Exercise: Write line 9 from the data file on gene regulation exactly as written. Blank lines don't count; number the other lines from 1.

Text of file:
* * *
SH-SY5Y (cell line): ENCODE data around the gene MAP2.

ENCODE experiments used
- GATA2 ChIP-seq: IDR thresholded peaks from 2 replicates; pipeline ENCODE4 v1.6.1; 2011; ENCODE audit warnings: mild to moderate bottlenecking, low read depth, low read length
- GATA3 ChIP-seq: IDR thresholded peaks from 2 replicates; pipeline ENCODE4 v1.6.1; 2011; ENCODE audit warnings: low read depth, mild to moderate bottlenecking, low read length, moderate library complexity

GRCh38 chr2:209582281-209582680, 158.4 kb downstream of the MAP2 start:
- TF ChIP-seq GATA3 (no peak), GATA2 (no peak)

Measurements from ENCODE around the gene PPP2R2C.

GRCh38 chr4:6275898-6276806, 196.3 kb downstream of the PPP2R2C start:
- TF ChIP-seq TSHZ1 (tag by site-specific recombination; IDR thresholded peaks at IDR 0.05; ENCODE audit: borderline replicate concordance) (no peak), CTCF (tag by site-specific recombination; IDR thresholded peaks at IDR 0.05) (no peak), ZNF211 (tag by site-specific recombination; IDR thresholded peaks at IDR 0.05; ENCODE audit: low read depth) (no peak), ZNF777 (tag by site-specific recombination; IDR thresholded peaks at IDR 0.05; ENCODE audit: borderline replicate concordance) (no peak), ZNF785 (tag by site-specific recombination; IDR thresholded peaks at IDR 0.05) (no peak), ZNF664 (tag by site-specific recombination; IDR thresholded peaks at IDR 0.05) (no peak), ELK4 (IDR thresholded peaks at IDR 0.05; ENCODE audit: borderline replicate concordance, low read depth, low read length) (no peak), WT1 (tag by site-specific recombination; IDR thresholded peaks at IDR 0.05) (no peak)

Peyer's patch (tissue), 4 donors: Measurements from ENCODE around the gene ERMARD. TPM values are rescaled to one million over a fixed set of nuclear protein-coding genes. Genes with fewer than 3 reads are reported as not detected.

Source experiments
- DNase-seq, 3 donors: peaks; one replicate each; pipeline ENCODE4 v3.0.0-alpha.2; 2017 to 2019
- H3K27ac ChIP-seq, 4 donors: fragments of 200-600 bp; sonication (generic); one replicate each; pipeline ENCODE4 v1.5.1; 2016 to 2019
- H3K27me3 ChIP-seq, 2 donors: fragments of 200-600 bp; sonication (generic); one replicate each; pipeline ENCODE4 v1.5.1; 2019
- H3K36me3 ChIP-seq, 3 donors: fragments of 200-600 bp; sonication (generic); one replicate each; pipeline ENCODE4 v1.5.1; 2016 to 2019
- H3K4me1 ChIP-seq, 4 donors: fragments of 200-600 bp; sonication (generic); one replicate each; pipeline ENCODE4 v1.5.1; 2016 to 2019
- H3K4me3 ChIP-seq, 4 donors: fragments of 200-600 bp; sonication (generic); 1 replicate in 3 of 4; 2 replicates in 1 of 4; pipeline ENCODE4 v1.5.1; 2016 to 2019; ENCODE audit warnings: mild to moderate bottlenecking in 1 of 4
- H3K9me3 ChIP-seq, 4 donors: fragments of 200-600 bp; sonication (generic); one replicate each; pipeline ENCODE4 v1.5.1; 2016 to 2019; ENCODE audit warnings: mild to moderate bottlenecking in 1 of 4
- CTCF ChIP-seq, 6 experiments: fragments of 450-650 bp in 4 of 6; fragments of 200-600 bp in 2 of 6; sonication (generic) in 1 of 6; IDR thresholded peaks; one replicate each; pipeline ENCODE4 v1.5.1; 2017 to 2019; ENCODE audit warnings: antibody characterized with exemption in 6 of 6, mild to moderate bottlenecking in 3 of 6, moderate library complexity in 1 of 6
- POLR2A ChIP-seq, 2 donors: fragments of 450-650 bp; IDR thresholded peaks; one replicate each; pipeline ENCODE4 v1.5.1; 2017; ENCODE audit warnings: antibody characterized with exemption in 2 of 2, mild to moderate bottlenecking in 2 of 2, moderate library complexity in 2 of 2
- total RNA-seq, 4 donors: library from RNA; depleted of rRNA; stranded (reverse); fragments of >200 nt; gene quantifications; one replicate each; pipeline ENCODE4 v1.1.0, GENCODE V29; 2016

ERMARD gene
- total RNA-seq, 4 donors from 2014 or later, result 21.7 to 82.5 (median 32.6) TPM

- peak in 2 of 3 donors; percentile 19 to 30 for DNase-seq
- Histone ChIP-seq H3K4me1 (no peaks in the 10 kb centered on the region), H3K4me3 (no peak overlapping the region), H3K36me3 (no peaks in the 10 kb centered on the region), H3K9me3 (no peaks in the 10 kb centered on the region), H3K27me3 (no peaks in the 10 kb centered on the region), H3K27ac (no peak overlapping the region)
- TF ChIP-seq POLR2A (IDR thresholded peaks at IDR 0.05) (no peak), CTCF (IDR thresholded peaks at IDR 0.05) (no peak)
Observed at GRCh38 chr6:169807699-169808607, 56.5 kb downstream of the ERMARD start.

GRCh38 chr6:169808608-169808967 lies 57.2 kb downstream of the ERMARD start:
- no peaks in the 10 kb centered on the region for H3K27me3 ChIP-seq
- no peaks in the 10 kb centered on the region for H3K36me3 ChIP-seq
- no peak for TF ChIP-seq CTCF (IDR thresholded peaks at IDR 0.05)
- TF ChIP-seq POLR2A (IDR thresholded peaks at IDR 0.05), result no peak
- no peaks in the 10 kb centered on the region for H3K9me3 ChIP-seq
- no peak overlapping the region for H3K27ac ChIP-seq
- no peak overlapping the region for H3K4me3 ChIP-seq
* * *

- TF ChIP-seq TSHZ1 (tag by site-specific recombination; IDR thresholded peaks at IDR 0.05; ENCODE audit: borderline replicate concordance) (no peak), CTCF (tag by site-specific recombination; IDR thresholded peaks at IDR 0.05) (no peak), ZNF211 (tag by site-specific recombination; IDR thresholded peaks at IDR 0.05; ENCODE audit: low read depth) (no peak), ZNF777 (tag by site-specific recombination; IDR thresholded peaks at IDR 0.05; ENCODE audit: borderline replicate concordance) (no peak), ZNF785 (tag by site-specific recombination; IDR thresholded peaks at IDR 0.05) (no peak), ZNF664 (tag by site-specific recombination; IDR thresholded peaks at IDR 0.05) (no peak), ELK4 (IDR thresholded peaks at IDR 0.05; ENCODE audit: borderline replicate concordance, low read depth, low read length) (no peak), WT1 (tag by site-specific recombination; IDR thresholded peaks at IDR 0.05) (no peak)